These institutional obstacles assume the preponderance of the wealthy in the political system. Parliamentary systems with public financing for elections can often function as a counterweight to the privileges of fortune; and such public financing can also counter the ability of entrenched minorities in Congress to delay and block reformist schemes conceived by the executive. One of the temptations this state of affairs fosters in presidents is that of finding in patriotic wars a way of overcoming the obstacles the institutional machinery erects.
This is why the one change on which Friedman and Mandelbaum pin their hopes—the appearance of a third party in the “radical center”—could easily make the political game even more of an obstacle to the reforms they believe—often rightly—are indispensable for America’s future. The three precedents they mention, Theodore Roosevelt, George Wallace, and Ross Perot, are not convincing. For a third party to force the candidates of the two entrenched parties to “adopt and implement parts of the third-party agenda,” as they put it, could lead all too easily to a counterrevolution against unwelcome changes fostered or tolerated by the two main parties.
Such a third party is more than likely to oppose laws and policies that are more tolerant of changes in social behavior as well as more in favor of emancipation of the oppressed and repressed in society.
A new party could worsen the situation of undocumented foreigners in American society, and improve the chances of all kinds of bigots to succeed in rolling back progressive changes—for example in race relations and public education—that were painfully obtained and still contested by many. At a time when the Tea Party enthusiasts—determined to oppose, discredit, and ultimately defeat the first black president—use the motto “we want our country back,” there are strong reasons to doubt that the third-party solution would accomplish what the authors hope for.
The second flaw of the author’s vision for America concerns their brief discussion of American exceptionalism at the very end of the volume. They call for a “world shaped by a strong America—strong enough to provide political, economic, and moral leadership”: it will be a “better world than any alternative we can envision.” This may be right in the abstract—if one continues to view the world as eager for such leadership. The fact is that we are moving toward a multipolar world in which countries such as China, Japan, India, Brazil, and (let us be optimistic) a free Muslim country may become the other great powers along with a more integrated European Union. In such a world, the United States could stand out “as both a beacon and a supplier of stability,” but it would not be the only great power.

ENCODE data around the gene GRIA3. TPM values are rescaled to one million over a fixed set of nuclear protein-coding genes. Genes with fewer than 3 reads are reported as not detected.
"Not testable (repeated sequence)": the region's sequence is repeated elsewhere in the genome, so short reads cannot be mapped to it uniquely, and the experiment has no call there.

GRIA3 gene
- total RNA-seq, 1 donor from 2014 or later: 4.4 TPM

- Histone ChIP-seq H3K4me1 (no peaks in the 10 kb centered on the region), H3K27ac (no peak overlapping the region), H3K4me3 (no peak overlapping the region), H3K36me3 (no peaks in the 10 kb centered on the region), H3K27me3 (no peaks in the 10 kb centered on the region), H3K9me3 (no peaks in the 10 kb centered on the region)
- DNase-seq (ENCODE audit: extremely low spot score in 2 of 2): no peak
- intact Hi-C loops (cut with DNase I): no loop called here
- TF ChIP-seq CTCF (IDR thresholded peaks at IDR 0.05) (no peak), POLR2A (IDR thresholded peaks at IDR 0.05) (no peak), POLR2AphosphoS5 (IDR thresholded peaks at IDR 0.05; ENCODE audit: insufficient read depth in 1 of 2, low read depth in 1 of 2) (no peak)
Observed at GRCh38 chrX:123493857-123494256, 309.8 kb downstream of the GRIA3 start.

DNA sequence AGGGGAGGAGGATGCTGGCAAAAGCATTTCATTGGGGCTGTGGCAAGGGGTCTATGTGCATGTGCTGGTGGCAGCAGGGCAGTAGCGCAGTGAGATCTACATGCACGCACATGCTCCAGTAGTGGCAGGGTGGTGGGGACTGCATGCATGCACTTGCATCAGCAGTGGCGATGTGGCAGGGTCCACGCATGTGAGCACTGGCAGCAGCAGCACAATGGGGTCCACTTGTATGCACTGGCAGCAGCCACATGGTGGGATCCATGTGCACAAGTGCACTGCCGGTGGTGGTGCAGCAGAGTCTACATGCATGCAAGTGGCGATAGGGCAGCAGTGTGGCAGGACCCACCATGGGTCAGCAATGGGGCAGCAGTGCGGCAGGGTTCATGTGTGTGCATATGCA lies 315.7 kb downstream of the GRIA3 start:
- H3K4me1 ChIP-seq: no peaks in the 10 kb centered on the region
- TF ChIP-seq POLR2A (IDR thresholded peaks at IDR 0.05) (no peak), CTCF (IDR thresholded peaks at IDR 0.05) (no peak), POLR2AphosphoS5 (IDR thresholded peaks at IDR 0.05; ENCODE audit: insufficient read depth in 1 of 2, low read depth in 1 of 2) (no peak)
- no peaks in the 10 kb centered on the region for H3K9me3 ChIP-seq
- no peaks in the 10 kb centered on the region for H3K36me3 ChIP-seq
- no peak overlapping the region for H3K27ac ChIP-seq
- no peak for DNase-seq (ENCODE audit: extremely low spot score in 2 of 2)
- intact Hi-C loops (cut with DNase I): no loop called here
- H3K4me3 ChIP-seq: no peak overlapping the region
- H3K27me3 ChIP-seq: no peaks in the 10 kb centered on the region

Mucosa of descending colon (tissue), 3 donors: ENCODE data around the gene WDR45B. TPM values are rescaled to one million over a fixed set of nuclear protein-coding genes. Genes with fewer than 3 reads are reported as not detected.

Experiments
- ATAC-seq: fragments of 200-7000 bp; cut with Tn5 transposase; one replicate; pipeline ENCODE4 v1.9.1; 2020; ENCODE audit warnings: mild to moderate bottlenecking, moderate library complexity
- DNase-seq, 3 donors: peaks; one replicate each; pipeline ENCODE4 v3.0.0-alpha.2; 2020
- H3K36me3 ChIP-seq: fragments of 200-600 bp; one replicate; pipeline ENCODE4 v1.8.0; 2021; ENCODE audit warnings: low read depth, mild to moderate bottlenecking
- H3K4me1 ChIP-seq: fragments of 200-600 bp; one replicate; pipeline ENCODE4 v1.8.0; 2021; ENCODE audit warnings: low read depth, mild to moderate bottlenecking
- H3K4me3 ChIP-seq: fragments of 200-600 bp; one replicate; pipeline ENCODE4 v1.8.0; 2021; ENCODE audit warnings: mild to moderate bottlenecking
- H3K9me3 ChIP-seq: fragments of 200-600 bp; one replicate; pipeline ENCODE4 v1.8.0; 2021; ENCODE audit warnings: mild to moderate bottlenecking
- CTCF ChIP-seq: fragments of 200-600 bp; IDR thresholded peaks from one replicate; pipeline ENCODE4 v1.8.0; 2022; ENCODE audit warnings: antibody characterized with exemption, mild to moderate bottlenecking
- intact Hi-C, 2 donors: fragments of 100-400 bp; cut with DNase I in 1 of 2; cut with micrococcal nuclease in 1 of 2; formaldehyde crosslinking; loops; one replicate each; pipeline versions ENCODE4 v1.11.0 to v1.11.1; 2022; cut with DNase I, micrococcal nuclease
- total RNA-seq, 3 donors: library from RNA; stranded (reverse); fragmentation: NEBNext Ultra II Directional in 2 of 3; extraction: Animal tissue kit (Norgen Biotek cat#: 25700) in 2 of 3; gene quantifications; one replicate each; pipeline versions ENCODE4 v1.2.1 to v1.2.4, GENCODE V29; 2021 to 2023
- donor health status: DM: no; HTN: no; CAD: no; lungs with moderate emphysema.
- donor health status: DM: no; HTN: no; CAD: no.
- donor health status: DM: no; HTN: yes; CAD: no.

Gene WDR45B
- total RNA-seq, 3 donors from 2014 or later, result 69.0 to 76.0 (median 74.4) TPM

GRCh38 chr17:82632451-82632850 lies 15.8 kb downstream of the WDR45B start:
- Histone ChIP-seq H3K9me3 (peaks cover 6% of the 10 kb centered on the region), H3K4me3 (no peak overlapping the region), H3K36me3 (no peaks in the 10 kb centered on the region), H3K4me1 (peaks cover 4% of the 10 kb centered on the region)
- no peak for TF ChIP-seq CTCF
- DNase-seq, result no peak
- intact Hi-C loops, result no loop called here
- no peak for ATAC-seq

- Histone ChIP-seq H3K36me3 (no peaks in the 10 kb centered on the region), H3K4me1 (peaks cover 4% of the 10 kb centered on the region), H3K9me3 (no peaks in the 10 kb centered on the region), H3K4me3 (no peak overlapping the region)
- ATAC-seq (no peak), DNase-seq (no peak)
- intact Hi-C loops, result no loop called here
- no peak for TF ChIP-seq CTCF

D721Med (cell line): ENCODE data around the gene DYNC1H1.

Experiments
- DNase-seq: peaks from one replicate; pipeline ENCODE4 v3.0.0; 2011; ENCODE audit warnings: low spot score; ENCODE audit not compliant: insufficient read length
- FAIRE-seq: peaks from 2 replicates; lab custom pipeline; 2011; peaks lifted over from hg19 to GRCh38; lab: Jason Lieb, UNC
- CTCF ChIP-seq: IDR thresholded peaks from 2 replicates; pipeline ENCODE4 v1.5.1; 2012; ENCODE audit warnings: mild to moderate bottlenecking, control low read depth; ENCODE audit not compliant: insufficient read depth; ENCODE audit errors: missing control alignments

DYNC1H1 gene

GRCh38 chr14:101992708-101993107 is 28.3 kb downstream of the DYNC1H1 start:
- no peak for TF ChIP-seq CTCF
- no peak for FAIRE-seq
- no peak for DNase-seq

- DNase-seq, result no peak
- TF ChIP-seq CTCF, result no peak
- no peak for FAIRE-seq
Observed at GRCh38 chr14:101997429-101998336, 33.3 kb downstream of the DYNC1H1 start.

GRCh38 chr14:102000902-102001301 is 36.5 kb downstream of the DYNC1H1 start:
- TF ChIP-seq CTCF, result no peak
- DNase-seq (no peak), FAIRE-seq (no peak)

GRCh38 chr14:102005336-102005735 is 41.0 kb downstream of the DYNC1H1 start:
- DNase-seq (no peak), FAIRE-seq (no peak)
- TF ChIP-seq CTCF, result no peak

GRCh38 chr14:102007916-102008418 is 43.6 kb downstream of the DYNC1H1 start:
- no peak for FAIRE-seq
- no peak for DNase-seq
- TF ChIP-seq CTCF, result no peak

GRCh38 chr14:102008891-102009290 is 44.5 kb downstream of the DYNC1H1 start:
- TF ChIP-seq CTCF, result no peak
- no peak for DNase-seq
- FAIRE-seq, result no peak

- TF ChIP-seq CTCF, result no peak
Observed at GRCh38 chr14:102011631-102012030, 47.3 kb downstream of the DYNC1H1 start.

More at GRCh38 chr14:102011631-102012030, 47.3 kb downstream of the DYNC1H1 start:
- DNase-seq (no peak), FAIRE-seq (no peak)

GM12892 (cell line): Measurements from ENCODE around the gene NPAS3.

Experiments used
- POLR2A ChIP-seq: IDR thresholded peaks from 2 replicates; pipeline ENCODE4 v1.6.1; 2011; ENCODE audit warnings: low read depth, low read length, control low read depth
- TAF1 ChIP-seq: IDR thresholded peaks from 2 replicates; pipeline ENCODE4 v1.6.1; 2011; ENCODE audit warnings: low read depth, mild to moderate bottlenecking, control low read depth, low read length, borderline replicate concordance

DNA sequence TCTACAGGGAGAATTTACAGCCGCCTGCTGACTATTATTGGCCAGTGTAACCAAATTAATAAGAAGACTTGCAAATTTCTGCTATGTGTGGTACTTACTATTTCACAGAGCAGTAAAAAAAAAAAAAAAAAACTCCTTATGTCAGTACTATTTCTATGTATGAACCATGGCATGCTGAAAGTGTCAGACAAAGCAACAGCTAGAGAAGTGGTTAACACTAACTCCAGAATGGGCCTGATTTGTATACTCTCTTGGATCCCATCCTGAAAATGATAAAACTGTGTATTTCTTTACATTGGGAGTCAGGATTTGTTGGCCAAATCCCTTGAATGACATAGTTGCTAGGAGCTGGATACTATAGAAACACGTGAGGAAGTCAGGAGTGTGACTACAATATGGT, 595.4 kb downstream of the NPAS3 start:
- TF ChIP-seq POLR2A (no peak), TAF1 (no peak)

Moreover, its role as a “beacon” would depend on its ability to master the obstacles this book has lucidly analyzed. If we focus on the world as a whole, for the United States to maintain its influence and its attraction for other nations, it would also need to reduce drastically the level of poverty at home; it would have to improve its system of education so that it would continue to be the world’s best, not only for college and graduate students but for the lower grades as well. It would have to open its doors to more immigrants, and to continue to fight against all forms of discrimination, especially racial ones.
The revolution in the role of women in American society shows how much can be accomplished in a relatively short period. Each form of emancipation will continue to create and follow its own rules. Such changes, and especially the liberation from poverty, would have a greater impact on other societies than US military exploits in regions of which we know next to nothing, or where we have memories of past greatness. History tells us that states lose their preeminence not only when a more powerful rival emerges (such as Germany at the end of the nineteenth century), but when the country that formerly led the major nations falls prey to grave internal weaknesses, material and moral. Internal rot can be more deadly than external changes in the balance of power.
Tocqueville, duly mentioned, or rather pastiched, by Friedman and Mandelbaum, feared that the citizens of democracies would succumb to what he called “democratic individualism,” i.e., look only after their private interests and thus allow the state to become again the master of public affairs, at the expense of freedom. This has not happened in the United States. Distrust of the state, seen so often only as a thief of hard-won individual resources, has increased along with the state’s activities. The powerful and wealthy defenders of private interest have largely succeeded in making the political representatives of the people their dependents, and thus they have limited the obligations (taxes) and sacrifices that these representatives could have imposed on the public, and particularly on its more prosperous members. The forces of self-interest, moreover, have often had help from the Supreme Court. Tocqueville’s prediction about the dangers of democratic individualism was, alas, not wrong; however, the victim has not been freedom but what John Rawls called fairness in society.2